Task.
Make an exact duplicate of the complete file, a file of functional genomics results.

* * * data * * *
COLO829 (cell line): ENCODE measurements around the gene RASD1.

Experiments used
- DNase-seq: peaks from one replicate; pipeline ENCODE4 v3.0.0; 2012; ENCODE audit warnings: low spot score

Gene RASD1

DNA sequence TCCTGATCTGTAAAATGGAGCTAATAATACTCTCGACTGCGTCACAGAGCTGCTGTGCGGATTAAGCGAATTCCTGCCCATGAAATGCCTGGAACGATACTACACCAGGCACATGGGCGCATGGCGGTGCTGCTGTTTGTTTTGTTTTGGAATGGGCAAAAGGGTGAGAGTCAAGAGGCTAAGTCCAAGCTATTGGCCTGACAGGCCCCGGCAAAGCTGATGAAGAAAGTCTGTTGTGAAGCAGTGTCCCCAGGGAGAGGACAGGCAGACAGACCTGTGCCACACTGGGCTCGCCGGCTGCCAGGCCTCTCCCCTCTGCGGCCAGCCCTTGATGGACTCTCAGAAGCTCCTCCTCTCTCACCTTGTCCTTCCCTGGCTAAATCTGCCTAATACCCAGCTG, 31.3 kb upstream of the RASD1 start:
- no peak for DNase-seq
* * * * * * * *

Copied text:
COLO829 (cell line): ENCODE measurements around the gene RASD1.

Experiments used
- DNase-seq: peaks from one replicate; pipeline ENCODE4 v3.0.0; 2012; ENCODE audit warnings: low spot score

Gene RASD1

DNA sequence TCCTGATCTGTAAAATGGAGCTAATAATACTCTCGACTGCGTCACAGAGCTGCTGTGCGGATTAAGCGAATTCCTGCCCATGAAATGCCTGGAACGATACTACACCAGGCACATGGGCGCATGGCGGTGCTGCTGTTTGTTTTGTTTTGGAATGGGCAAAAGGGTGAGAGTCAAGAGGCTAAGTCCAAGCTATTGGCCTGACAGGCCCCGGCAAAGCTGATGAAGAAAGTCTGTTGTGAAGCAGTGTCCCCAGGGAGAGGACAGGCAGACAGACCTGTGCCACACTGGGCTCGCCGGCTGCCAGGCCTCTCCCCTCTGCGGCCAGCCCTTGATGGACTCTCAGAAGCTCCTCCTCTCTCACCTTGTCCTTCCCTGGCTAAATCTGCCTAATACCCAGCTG, 31.3 kb upstream of the RASD1 start:
- no peak for DNase-seq